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Are there logic systems that are internally consistent that have a different makeup to the logic system that we use?

There's a nice article on intuitionist logic in the Stanford encyclopedia.The differences between it and classical logic become more profound inconnection with quantifiers such as "all" and "some". For example, inintuitionistic logic, it can be true both that not everything has someproperty and that there is nothing that does not have it! Andin the intuitionistic theory of the real numbers, we can actually findsuch a property and prove such a statement: We can prove that not everynumber is either positive, negative, or equal to zero; we can alsoprove that there is no number that is neither positive, nor negative,nor equal to zero. Think about that for a while. Of course, we can only "prove" it in the sense that it follows fromthe principles of intuitionistic analysis. Whether it is true dependsupon whether those principles are true. Since you mentioned internal consistency, perhaps I'll mention something even stranger, so-called paraconsistent logics . These are systems in which...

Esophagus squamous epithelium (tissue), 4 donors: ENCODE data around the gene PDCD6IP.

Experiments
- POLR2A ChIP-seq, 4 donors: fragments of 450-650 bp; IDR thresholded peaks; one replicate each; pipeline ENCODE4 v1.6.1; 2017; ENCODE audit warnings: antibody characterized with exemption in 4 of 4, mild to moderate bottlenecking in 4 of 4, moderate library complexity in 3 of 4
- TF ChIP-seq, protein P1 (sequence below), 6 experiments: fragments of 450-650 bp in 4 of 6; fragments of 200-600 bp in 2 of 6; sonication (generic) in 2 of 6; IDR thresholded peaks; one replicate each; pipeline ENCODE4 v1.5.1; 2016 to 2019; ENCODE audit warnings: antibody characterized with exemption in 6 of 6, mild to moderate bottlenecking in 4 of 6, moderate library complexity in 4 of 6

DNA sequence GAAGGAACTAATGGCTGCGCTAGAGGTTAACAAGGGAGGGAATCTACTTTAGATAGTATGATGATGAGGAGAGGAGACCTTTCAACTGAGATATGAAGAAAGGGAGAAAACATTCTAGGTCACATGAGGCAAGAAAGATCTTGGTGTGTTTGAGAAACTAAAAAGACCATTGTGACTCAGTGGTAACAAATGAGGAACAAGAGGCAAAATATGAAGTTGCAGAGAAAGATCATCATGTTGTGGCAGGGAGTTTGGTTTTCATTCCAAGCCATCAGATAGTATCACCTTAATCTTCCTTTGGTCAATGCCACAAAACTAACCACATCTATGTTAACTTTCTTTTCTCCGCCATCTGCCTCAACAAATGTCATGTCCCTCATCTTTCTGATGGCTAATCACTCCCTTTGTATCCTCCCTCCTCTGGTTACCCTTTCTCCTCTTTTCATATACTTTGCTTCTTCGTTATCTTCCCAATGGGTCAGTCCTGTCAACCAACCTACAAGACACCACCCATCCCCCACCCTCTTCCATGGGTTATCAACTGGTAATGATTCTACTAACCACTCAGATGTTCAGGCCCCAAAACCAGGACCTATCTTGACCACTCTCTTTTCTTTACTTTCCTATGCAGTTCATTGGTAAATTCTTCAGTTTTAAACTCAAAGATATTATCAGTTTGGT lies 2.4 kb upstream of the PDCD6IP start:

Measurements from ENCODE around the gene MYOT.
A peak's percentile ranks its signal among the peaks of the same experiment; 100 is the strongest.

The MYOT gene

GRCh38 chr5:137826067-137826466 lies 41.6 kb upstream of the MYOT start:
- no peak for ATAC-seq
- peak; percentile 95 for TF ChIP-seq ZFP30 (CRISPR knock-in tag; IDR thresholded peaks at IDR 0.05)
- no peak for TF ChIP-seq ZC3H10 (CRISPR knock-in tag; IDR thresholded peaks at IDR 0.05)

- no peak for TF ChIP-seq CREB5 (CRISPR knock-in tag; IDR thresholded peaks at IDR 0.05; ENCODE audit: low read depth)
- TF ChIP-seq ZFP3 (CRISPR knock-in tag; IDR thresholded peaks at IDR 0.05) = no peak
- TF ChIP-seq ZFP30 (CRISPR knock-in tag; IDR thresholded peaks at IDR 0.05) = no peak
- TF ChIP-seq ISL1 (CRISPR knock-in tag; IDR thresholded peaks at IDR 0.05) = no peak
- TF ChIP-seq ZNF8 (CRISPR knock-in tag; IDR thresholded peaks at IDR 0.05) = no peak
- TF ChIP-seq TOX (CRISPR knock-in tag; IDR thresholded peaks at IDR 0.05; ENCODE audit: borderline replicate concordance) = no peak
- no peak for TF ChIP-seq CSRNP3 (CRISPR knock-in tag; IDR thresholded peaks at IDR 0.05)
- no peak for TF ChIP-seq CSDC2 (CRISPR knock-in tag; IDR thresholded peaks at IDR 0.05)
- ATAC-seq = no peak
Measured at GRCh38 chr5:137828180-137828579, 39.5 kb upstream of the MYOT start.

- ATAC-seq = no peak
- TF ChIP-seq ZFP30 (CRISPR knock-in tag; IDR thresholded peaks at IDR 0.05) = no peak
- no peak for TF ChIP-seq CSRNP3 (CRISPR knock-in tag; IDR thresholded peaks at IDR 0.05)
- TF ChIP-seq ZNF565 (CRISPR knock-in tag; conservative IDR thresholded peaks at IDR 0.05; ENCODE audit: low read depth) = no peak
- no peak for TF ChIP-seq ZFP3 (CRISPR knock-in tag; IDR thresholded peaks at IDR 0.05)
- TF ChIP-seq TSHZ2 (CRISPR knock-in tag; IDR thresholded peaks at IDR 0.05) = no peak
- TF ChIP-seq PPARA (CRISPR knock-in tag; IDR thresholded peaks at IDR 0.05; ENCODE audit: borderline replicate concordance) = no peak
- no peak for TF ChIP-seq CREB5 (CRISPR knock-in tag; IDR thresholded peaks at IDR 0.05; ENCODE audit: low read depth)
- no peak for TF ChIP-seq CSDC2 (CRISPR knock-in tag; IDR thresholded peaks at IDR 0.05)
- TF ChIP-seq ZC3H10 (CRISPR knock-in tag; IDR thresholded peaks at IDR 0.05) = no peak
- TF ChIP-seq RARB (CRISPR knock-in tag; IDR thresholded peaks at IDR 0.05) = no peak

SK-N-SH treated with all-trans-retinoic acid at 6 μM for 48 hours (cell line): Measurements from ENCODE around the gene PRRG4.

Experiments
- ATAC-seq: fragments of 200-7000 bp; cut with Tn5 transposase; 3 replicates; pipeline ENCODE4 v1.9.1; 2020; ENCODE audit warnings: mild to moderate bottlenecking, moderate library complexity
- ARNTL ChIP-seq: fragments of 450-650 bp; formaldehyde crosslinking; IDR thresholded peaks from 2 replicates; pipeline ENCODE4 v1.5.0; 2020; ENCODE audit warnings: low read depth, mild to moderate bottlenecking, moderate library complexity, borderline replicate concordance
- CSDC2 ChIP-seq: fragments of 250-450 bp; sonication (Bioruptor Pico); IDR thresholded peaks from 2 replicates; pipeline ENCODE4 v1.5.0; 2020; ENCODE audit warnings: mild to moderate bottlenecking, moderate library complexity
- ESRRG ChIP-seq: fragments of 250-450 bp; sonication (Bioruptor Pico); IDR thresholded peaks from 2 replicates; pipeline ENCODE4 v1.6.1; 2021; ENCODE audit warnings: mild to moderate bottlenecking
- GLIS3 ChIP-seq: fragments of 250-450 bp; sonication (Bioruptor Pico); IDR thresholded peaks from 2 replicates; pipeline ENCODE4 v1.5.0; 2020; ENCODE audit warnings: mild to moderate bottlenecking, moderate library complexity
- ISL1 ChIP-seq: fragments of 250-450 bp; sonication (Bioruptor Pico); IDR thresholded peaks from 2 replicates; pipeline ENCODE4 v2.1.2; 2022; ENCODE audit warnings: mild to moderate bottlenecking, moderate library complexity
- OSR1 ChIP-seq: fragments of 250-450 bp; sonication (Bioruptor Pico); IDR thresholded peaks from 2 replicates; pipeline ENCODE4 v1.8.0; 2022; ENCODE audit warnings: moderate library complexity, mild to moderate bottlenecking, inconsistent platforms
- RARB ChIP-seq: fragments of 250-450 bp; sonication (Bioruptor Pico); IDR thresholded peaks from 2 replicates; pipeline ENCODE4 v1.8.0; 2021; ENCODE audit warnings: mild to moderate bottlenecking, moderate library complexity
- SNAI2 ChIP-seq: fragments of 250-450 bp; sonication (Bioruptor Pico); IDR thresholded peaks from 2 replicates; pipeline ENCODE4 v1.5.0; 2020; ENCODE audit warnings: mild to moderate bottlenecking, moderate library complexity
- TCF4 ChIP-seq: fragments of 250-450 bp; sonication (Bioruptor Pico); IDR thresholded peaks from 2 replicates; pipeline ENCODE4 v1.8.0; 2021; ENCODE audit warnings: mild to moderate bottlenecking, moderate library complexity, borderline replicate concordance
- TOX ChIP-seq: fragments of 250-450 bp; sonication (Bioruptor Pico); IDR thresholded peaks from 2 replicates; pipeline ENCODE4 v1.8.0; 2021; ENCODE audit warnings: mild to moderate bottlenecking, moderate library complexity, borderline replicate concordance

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On Dan's comment. The distinction between so-called weak counterexamples and strong ones is, of course, important. But it really is possible to prove, in intuitionistic analysis, the negation of the claim that every real is either negative, zero, or positive. The argument uses the so-called continuity principles for choice sequences. I don't have my copy of Dummett's Elements of Intuitionism here at home, but the argument can be found there. A short form of the argument, appealing to the uniform continuity theorem—which says that every total function on [0,1] is uniformly continuous—can be found in the Stanford Encyclopedia note on strong counterexamples . There is an important point here about the principle of bivalence, which says that every statement is either true or false. It's sometimes said that intuitionists do not, and cannot, deny the principle of bivalence but can only hold that we have no reason to affirm it. What's behind this claim is the fact that we can prove that we will not...

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